What are my chances of giving birth vaginally after having a c-section? As long as you're an appropriate candidate for a vaginal birth after a cesarean, also known as a VBAC, there's a good chance you'll succeed. Of course, your chances of success are higher if the reason for your previous c-section isn't likely to be an issue this time around. If you’re pregnant again and your last baby arrived via cesarean section, you may wonder if a vaginal birth could be an option for you this time around. A vaginal birth after C-section (VBAC) is possible for many women, but there are factors to help you and your doctor decide if it’s right for you.
Vaginal birth after caesarean (VBAC) Nowadays, women who’ve given birth by caesarean section usually have the option to deliver their next baby vaginally. However, if your doctor believes that there are medical concerns or risks with a VBAC, they are likely to recommend an elective caesarean. Statistically, the highest rate of VBAC involves women who have experienced both vaginal and cesarean births and given the choice, have decided to deliver vaginally. In most published studies, 60-80%–roughly 3 to 4 out of 5–women who have previously undergone cesarean birth can successfully give birth vaginally.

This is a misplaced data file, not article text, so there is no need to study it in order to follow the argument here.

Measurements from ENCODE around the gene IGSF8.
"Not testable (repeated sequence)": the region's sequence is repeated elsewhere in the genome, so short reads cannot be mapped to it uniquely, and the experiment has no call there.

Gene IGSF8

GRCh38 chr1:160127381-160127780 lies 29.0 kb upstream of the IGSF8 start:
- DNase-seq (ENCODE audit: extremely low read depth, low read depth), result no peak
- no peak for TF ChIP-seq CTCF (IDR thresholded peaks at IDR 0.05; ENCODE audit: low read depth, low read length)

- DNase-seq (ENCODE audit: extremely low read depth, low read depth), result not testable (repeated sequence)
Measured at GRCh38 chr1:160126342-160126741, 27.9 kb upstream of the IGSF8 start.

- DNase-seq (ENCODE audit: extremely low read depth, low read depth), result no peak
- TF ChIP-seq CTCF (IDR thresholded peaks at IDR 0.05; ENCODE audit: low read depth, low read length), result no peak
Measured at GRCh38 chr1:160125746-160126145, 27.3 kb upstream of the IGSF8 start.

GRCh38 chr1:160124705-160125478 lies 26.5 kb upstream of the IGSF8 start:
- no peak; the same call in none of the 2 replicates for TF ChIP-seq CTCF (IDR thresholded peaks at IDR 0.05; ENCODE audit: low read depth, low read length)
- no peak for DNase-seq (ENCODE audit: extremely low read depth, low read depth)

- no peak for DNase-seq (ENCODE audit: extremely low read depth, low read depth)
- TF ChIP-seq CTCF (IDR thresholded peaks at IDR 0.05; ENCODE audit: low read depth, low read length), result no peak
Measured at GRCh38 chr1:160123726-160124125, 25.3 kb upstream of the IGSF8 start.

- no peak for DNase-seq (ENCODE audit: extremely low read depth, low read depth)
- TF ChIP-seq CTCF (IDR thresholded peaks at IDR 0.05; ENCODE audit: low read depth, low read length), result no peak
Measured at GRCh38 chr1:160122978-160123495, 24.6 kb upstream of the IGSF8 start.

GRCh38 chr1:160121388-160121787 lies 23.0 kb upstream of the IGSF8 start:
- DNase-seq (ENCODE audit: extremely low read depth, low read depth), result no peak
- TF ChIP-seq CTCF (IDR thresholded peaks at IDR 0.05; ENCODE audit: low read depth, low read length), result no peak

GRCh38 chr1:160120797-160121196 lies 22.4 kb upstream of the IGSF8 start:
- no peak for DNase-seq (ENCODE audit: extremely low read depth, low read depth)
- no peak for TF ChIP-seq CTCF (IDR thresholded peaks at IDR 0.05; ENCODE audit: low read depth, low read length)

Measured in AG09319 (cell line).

“Vaginal Birth After Cesarean Delivery,” issued by ACOG in December 2017, is a list of questions and answers to guide a woman’s decision to attempt a vaginal birth after cesarean delivery. It explains VBAC and TOLAC, risks and benefits, factors in choosing a delivery procedure, and how to prepare for possible changes in the delivery plan.